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Exclusive: Jena Malone takes us inside the Goliath final season tackling the opioid epidemic

Billy Bob Thornton and Jena Malone sitting in a bar on the set of Goliath
Billy Bob Thornton, Jena Malone. Pic credit: Greg Lewis/Amazon Studios

Some time has passed since Billy McBride’s (Billy Bob Thornton) last case in season 3 of Goliath, which involved California’s Central Valley, where a drought had him sorting through the complexities of water ownership. Then in the final moments, McBride was shot in a rain-soaked parking lot, still alive but on the road to death.

Now in season 4, he is still dealing with the pain from the near-death experience, so what could be more perfect than taking on a case trying to take down one of America’s most insidious Goliaths: the opioid industry?

Billy has moved to San Francisco’s Chinatown to do so, following Patty (Nina Arianda) to her job at a prestigious white-shoe law firm, Margolis & True.

This firm is run by Samantha Margolis (Jena Malone), whose father started the law firm and who will go to any extremes to keep it afloat, which is why she brought in Billy McBride.

She needs someone who can get a big settlement from the drug companies.

Monsters & Critics spoke to Malone about the fourth and final season of the Amazon Studios law drama, including her take on this season’s law case, the many layers of her character, working with Thornton, and more.

Billy Bob Thornton standing in front of the Golden Gate Bridge
Billy Bob Thornton. Pic credit: Greg Lewis/Amazon Studios

Monsters & Critics: You choose stories to tell that have something to say. What does this season of Goliath say?

Jena Malone: What I love about Goliath is it is a series that is constantly interested in interesting characters, real human people, and also deep socio-political crisis in America, whether it’s the farmer/big agro water crisis in the Central Valley of California, which was one of the previous seasons, or the pharmaceutical industrial complex of the opiate crisis that we have been experiencing since the ’90s really. I just love that.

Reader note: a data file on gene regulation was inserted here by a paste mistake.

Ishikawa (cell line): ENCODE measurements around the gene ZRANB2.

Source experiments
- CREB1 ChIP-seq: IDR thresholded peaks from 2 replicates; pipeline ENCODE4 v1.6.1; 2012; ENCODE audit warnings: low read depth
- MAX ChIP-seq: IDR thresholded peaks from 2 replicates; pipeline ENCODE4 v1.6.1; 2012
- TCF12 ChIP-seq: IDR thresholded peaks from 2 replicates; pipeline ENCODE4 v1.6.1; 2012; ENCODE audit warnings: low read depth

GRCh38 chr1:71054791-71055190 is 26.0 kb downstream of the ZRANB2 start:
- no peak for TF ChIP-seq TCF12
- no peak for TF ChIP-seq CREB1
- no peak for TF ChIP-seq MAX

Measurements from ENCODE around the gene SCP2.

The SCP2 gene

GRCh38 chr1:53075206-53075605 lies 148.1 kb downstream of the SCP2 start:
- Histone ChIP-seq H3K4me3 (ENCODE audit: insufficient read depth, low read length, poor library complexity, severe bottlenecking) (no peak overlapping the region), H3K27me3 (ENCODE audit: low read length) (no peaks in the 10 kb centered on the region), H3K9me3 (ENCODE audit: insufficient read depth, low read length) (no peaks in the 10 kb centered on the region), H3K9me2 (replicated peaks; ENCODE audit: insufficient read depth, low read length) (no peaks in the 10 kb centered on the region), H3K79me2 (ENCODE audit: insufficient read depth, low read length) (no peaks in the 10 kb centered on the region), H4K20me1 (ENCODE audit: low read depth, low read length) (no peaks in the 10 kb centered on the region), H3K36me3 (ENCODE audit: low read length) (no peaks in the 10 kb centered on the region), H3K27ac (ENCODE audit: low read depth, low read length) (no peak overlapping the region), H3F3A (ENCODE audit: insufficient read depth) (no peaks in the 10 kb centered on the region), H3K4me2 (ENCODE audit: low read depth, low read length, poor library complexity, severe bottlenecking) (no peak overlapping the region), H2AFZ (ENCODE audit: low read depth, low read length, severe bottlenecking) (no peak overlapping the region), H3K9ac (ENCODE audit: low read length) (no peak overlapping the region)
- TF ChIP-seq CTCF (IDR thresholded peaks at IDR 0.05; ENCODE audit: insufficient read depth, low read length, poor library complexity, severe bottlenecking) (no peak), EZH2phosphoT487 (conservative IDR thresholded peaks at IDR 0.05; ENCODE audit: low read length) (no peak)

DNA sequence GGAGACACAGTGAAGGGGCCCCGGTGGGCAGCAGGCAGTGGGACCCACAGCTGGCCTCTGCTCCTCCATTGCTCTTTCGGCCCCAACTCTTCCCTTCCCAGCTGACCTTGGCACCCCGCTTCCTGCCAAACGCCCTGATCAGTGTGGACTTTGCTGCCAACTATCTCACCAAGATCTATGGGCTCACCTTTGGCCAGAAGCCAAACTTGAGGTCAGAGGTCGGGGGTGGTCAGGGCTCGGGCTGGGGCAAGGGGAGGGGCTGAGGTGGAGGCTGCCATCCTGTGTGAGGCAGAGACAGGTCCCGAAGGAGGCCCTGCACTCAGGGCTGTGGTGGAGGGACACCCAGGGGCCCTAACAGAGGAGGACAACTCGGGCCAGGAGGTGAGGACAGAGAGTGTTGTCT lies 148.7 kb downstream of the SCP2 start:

We all just watch content now. We’re just constantly watching, watching, watching, and I think about parenting. If my son’s constantly snacking on what I put in front of him, I want it to have great meaning. I want it to be a good carrot. I want it to be a really nice piece of seasonal fruit or something that’s going to be good for his insides and not just going to fill him up on a short-term basis.

So, for me now, I feel like we’re all so content hungry. It’s even more important to make sure that there’s deep critical thinking questions that will be planted regardless of how deeply you want to dive into the story matter.

M&C: This is set in this law office dealing with a case about the opioid crisis. Do you think it’s actually about the opioid crisis or the lengths people will go to in order to achieve their means?

Jena Malone: The opioid crisis is all about the lengths people will go to in order to achieve their means. It is sort of onomatopoetic in a way. If you think about what an industrial crisis or the pharmaceutical industrial complex is, it’s having businesses deeply tied to social phenomena and creating new systems that they benefit from, right?

So, yes, it’s people that are found deep in the systems, people who are addicted to opioids, people who are losing family members because of these addictions, people who are just in pain and trying to figure out how to navigate that.